Examples of use[edit]

  • As an angular unit, the turn or revolution is particularly useful for large angles, such as in connection with electromagnetic coils and rotating objects. See also winding number.
  • The angular speed of rotating machinery, such as automobile engines, is commonly measured in revolutions per minute or RPM.
  • Turn is used in complex dynamics for measure of external and internal angles. The sum of external angles of a polygon equals one turn. Angle doubling map is used.
  • Pie charts illustrate proportions of a whole as fractions of a turn. Each one percent is shown as an angle of one centiturn.

Kinematics of turns[edit]

In kinematics, a turn is a rotation less than a full revolution. A turn may be represented in a mathematical model that uses expressions of complex numbers or quaternions. In the complex plane every non-zero number has a polar coordinate expression z = r cis(a) = r cos(a) + ri sin(a) where r > 0 and a is in [0, 2π). A turn of the complex plane arises from multiplying z = x + iy by an element u = ebi that lies on the unit circle:


Frank Morley consistently referred to elements of the unit circle as turns in the book Inversive Geometry, (1933) which he coauthored with his son Frank Vigor Morley.[19]

The Latin term for turn is versor, which is a quaternion that can be visualized as an arc of a great circle. The product of two versors can be compared to a spherical triangle where two sides add to the third. For the kinematics of rotation in three dimensions, see quaternions and spatial rotation.

See also[edit]

Notes and references[edit]

  1. ^ "ooPIC Programmer's Guide". www.oopic.com. 
  2. ^ Hargreaves, Shawn. "Angles, integers, and modulo arithmetic". blogs.msdn.com.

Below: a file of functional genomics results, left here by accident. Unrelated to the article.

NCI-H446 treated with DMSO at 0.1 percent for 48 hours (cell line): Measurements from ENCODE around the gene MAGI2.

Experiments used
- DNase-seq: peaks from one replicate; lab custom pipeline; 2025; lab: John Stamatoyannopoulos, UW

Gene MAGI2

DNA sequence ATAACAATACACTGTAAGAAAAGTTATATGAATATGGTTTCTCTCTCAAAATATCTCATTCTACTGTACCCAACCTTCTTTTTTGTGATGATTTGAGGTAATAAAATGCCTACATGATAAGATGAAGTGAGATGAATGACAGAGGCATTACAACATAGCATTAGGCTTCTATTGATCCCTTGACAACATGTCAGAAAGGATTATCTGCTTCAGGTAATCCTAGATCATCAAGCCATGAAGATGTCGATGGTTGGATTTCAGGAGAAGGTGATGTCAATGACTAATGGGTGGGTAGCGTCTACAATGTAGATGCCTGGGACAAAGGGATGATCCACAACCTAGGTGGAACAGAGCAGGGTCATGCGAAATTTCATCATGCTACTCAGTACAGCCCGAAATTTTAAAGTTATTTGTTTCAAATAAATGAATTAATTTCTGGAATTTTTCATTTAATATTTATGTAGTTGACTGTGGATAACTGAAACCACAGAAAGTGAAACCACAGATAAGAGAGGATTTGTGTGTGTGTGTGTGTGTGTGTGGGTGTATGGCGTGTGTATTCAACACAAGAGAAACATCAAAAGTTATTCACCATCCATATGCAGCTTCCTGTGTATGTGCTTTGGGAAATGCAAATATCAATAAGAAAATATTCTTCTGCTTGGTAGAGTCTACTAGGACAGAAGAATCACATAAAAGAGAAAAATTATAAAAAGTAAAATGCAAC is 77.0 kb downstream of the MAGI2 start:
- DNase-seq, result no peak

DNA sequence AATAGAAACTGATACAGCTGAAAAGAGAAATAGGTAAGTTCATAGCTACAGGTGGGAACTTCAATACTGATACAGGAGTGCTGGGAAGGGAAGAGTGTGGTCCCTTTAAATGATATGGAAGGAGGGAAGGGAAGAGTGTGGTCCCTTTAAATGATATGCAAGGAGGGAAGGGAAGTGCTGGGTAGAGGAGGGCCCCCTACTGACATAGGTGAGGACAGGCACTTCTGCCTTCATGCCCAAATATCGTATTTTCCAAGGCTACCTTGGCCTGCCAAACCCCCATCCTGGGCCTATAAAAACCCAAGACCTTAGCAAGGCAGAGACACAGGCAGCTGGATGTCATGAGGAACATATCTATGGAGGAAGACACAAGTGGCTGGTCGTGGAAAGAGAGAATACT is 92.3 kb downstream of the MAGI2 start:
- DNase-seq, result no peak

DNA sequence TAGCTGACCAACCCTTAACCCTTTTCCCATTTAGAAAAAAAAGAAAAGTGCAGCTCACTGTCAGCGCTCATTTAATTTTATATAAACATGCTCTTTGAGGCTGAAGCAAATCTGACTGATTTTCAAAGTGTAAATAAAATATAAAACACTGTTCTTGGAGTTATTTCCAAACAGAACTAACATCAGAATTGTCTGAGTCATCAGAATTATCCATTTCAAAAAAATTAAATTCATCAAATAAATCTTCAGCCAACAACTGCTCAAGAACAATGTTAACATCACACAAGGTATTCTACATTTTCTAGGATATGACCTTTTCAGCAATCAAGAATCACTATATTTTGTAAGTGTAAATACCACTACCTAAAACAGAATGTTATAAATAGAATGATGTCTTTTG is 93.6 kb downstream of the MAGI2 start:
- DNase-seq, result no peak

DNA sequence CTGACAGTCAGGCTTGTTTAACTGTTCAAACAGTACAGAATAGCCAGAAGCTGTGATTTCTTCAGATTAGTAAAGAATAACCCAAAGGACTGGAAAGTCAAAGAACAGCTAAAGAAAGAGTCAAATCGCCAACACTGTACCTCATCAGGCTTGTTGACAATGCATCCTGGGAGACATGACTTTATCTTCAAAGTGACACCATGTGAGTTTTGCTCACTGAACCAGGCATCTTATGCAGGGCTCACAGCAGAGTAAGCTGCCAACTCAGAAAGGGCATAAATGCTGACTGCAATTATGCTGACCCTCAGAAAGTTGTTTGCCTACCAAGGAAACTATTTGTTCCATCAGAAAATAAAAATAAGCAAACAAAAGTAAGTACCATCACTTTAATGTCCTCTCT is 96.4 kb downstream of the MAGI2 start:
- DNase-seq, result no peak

3. ^ "Half Turn, Reflection in Point". cut-the-knot.org. 
  4. ^ Beckmann, Petr (1989). A History of Pi. Barnes & Noble Publishing. 
  5. ^ Schwartzman, Steven (1994). The Words of Mathematics: An Etymological Dictionary of Mathematical Terms Used in English. The Mathematical Association of America. p. 165. 
  6. ^ "Pi through the ages". 
  7. ^ Croxton, Frederick E. (1922). "A Percentage Protractor". Journal of the American Statistical Association. 18: 108–109. doi:10.1080/01621459.1922.10502455. 
  8. ^ Hoyle, Fred (1962). Astronomy. London: Macdonald. 
  9. ^ German, Sigmar; Drath, Peter (2013-03-13) [1979]. Handbuch SI-Einheiten: Definition, Realisierung, Bewahrung und Weitergabe der SI-Einheiten, Grundlagen der Präzisionsmeßtechnik (in German) (1 ed.). Friedrich Vieweg & Sohn Verlagsgesellschaft mbH, reprint: Springer-Verlag. ISBN 3322836061. 978-3-528-08441-7, 9783322836069. Retrieved 2015-08-14. 
  10. ^ Kurzweil, Peter (2013-03-09) [1999]. Das Vieweg Einheiten-Lexikon: Formeln und Begriffe aus Physik, Chemie und Technik (in German) (1 ed.). Vieweg, reprint: Springer-Verlag. doi:10.1007/978-3-322-92920-4. ISBN 3322929205. 978-3-322-92921-1. Retrieved 2015-08-14. 
  11. ^ http://www.hpmuseum.org/forum/thread-4783-post-55836.html#pid55836
  12. ^ Sequence OEISA019692
  13. ^ Eagle, Albert (1958). The Elliptic Functions as They Should Be: An Account, with Applications, of the Functions in a New Canonical Form. Cambridge, England: Galloway and Porter. 
  14. ^ Palais, Robert (2001). "Pi is Wrong" (PDF). The Mathematical Intelligencer. New York, USA: Springer-Verlag. 23 (3): 7–8. doi:10.1007/bf03026846. 
  15. ^ Hartl, Michael (2013-03-14). "The Tau Manifesto". Retrieved 2013-09-14. 
  16. ^ Aron, Jacob (2011-01-08). "Interview: Michael Hartl: It's time to kill off pi". New Scientist. 209 (2794): 23. Bibcode:2011NewSc.209...23A. doi:10.1016/S0262-4079(11)60036-5. 
  17. ^ Landau, Elizabeth (2011-03-14). "On Pi Day, is 'pi' under attack?". cnn.com. 
  18. ^ "Why Tau Trumps Pi". Scientific American. 2014-06-25. Retrieved 2015-03-20. 
  19. ^ Morley, Frank; Morley, Frank Vigor (2014) [1933]. Inversive Geometry. Boston, USA; New York, USA: Ginn and Company, reprint: Courier Corporation, Dover Publications. ISBN 978-0-486-49339-8. 0-486-49339-3. Retrieved 2015-10-17. 

External links[edit]